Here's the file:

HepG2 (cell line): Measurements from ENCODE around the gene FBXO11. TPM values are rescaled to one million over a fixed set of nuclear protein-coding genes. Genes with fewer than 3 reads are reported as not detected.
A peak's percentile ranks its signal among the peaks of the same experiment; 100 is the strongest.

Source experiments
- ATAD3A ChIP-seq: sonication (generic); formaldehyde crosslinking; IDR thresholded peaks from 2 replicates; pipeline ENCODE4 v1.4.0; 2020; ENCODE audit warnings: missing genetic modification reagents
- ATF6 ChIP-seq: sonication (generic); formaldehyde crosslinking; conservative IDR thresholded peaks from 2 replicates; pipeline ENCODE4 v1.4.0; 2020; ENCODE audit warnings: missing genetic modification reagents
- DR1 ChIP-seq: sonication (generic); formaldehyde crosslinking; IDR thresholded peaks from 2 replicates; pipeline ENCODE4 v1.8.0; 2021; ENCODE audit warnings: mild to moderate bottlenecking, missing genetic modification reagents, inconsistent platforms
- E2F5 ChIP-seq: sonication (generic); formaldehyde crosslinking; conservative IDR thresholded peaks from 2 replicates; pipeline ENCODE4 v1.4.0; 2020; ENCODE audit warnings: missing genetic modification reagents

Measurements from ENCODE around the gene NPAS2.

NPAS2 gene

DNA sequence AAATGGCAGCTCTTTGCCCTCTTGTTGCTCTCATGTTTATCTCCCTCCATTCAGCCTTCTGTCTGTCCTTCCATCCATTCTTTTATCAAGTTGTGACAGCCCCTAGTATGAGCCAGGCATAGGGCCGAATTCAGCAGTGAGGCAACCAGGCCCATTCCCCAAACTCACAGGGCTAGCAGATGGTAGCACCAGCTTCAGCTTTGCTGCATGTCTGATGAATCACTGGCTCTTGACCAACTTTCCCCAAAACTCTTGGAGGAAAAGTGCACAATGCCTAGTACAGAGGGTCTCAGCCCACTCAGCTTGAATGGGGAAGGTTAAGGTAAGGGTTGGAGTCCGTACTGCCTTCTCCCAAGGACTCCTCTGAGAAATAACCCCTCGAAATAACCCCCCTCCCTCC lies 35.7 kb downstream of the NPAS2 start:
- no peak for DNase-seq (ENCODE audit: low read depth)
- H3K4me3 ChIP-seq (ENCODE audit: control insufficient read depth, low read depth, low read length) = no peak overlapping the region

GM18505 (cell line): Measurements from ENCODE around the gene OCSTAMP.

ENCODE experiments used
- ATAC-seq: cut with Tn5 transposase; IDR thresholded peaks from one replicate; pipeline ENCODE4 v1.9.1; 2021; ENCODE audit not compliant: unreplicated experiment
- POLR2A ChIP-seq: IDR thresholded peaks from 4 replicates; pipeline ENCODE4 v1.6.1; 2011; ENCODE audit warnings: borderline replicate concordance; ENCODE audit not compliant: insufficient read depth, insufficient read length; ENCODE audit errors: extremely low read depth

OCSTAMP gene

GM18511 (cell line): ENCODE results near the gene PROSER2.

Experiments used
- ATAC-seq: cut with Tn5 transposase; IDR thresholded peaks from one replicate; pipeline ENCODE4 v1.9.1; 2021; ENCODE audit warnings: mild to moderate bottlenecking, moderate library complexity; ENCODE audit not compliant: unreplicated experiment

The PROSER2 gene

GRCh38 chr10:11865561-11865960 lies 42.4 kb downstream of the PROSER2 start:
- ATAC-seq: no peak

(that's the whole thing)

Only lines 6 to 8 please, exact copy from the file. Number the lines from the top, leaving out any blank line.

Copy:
- DR1 ChIP-seq: sonication (generic); formaldehyde crosslinking; IDR thresholded peaks from 2 replicates; pipeline ENCODE4 v1.8.0; 2021; ENCODE audit warnings: mild to moderate bottlenecking, missing genetic modification reagents, inconsistent platforms
- E2F5 ChIP-seq: sonication (generic); formaldehyde crosslinking; conservative IDR thresholded peaks from 2 replicates; pipeline ENCODE4 v1.4.0; 2020; ENCODE audit warnings: missing genetic modification reagents

Measurements from ENCODE around the gene NPAS2.